Few days out can compare with a tour around a Scotch whisky distillery. The smell of the malted barley, the heat from the still and the flavours of a wee dram in the tasting room afterwards all combine to create a truly memorable tour. But Ken Grier wants to take all of those elements and push them on a stage further.
“It’s more than just a visitors’ centre – it’s a complete experience,” explains Grier, who is the brand director for The Macallan, the world’s best-selling single malt by value. Edrington – the company that owns The Macallan, along with its sister brands, Cutty Sark, Famous Grouse and Highland Park – is investing £100m to build the world’s first named-architect designed distillery and visitors’ centre.
For the design of such a landmark building, the distiller has drafted in Graham Stirk, senior partner at Rogers Stirk Harbour + Partners (RSHP), the firm of architects behind such London landmarks as the Leadenhall Building or ‘cheese grater’, the Millennium Dome in Greenwich and Terminal 5 at Heathrow Airport. His brief is to build the world’s most iconic distillery at the 300-acre estate on which The Macallan’s currently distillery sits, close to Easter Elchies House, a Jacobean mansion.
Construction is already underway, with Elgin-based builder Robertson expected to finish work on the site on the banks of the River Spey near Craigellachie in Moray in 2017. Fabrication firm Forsyths of Rothes will supply the stills and other distillation equipment for the enlarged distillery, while Grier expects to welcome his first visitors to the new home of The Macallan in early 2018.
Edrington has also hired Atelier Bruckner, a consultancy firm that’s worked with clients including the BMW Museum in Munich, to create the narrative structure for its visitors’ centre. The practice has already produced installations for brands, exhibitions, galleries, museums and trade fairs in cities such as Brussels, Copenhagen and Shanghai. “We get visitors from all over the world, from more than 100 countries, and so we really want a world-leading visitor facility,” says Grier. “The visitors’ centre will be the gateway to this new iconic home for The Macallan. We’ve always had this fantastic estate, which is on the River Spey and which has its own fishing beat. We want to build the ultimate experience for visitors.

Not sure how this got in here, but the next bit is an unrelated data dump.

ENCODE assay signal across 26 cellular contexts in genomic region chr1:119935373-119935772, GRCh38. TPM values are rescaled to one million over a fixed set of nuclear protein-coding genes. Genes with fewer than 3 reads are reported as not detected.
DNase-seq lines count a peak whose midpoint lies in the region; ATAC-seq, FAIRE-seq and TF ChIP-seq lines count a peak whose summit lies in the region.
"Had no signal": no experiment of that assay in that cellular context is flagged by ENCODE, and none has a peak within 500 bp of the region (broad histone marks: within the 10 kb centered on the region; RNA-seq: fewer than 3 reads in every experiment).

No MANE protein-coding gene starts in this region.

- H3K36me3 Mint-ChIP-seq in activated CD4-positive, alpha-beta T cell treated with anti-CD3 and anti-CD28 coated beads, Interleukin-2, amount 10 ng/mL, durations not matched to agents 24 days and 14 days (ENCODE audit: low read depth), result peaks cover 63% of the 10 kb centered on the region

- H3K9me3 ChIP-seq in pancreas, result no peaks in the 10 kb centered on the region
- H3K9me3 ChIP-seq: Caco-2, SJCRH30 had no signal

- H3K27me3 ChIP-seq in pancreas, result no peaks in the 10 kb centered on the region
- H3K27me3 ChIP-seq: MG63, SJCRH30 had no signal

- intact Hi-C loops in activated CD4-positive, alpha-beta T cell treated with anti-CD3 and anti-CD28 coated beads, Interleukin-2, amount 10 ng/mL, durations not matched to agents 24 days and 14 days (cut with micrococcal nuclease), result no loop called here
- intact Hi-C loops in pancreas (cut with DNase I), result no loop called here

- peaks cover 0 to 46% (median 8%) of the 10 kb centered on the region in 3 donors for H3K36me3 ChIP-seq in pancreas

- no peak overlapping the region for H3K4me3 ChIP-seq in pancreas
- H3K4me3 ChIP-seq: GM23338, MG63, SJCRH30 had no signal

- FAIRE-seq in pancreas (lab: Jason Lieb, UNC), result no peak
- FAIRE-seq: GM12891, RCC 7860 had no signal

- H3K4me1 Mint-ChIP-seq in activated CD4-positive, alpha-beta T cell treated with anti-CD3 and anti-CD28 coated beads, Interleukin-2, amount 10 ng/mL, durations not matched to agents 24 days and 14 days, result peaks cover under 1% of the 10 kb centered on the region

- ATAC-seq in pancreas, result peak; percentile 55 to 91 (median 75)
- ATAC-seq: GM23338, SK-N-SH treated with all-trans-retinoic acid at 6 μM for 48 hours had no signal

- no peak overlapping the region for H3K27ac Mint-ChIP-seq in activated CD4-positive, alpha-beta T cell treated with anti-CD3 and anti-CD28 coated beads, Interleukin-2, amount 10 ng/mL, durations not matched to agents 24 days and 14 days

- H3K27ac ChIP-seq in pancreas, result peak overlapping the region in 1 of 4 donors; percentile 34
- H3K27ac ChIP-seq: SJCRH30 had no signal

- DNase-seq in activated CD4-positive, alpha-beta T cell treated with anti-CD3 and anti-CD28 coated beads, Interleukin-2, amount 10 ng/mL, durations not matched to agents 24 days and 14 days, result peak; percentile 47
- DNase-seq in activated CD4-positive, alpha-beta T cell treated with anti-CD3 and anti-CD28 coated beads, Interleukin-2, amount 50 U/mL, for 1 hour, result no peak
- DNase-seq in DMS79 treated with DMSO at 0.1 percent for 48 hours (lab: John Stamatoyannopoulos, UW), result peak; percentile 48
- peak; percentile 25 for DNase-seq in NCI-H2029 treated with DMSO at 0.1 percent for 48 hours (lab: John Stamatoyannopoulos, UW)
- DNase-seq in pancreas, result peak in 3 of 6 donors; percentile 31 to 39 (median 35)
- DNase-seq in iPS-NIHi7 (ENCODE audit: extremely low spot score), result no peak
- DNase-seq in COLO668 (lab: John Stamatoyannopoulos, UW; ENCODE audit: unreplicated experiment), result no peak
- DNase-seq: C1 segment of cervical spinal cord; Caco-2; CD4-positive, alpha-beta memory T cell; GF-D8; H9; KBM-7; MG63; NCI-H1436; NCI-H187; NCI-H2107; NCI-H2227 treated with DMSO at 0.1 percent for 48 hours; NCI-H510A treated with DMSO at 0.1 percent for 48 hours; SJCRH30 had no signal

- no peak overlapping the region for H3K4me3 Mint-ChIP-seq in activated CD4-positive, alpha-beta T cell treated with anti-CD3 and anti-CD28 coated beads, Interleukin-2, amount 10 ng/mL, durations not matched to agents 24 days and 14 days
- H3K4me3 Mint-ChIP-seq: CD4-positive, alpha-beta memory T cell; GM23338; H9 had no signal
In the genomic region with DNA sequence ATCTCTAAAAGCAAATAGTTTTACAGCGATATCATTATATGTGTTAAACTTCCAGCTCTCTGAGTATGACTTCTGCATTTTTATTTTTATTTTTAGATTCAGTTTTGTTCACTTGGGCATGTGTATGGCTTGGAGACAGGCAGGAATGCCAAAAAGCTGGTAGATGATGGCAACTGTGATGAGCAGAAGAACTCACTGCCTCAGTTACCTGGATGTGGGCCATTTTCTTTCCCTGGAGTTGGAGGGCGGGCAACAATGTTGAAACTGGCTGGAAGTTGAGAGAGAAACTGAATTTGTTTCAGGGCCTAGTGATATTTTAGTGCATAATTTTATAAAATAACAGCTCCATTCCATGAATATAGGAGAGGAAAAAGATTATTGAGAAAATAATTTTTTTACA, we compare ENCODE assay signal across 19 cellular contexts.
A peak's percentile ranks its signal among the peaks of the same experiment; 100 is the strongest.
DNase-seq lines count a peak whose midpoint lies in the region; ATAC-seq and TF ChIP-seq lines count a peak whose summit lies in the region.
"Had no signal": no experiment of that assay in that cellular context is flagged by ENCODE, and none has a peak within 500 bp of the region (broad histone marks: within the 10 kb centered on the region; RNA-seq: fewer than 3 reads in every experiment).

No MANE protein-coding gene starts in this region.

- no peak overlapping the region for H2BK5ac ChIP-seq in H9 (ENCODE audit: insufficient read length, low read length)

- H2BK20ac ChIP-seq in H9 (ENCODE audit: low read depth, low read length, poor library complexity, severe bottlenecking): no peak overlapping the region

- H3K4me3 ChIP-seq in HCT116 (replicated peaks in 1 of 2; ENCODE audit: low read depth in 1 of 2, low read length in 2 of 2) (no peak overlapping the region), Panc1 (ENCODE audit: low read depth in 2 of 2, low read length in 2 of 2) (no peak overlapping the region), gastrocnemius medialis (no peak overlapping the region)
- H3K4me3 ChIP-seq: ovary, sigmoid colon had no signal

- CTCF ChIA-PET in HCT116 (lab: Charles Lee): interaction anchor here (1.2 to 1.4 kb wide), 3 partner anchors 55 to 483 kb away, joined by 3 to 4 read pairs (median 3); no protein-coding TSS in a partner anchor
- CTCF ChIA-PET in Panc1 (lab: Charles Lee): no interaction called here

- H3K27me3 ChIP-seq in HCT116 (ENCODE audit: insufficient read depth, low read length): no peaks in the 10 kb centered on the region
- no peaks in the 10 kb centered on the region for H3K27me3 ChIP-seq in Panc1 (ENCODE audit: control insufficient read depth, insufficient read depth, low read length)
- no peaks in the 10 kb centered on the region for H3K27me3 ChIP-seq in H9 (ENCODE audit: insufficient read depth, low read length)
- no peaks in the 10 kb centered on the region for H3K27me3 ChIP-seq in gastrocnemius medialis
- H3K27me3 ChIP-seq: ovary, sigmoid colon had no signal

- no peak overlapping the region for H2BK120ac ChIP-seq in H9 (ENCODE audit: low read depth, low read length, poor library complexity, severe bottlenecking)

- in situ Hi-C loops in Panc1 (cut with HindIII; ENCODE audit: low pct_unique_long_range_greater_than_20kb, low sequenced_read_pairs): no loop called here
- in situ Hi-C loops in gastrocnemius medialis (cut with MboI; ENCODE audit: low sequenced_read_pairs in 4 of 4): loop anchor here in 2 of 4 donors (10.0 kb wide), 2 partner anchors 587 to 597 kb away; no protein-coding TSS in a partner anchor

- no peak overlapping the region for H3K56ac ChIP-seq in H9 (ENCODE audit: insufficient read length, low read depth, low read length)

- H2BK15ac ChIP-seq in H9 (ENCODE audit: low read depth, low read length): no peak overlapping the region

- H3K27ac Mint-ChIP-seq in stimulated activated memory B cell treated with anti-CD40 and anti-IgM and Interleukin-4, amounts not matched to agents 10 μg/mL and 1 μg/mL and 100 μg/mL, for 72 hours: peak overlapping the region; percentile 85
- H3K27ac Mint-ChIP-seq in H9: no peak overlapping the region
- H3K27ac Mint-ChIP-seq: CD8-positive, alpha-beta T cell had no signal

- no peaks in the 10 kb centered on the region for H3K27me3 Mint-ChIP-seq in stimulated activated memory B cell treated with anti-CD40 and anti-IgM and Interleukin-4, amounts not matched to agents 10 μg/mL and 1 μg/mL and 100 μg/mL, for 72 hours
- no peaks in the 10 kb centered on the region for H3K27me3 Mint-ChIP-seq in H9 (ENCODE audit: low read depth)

“The building itself is absolutely gorgeous. It has an incredible floating grass roof. It fits beautifully into the landscape and will make a fantastic statement about how the brand looks in terms of luxury.
“My team is working with RSHP and Atelier Bruckner, and Graham Stirk has been heavily involved in the process. The vision for the visitors’ centre will blend into the vision for the whole building – we’re not just building a distillery and then grafting a visitor experience onto the side of it.”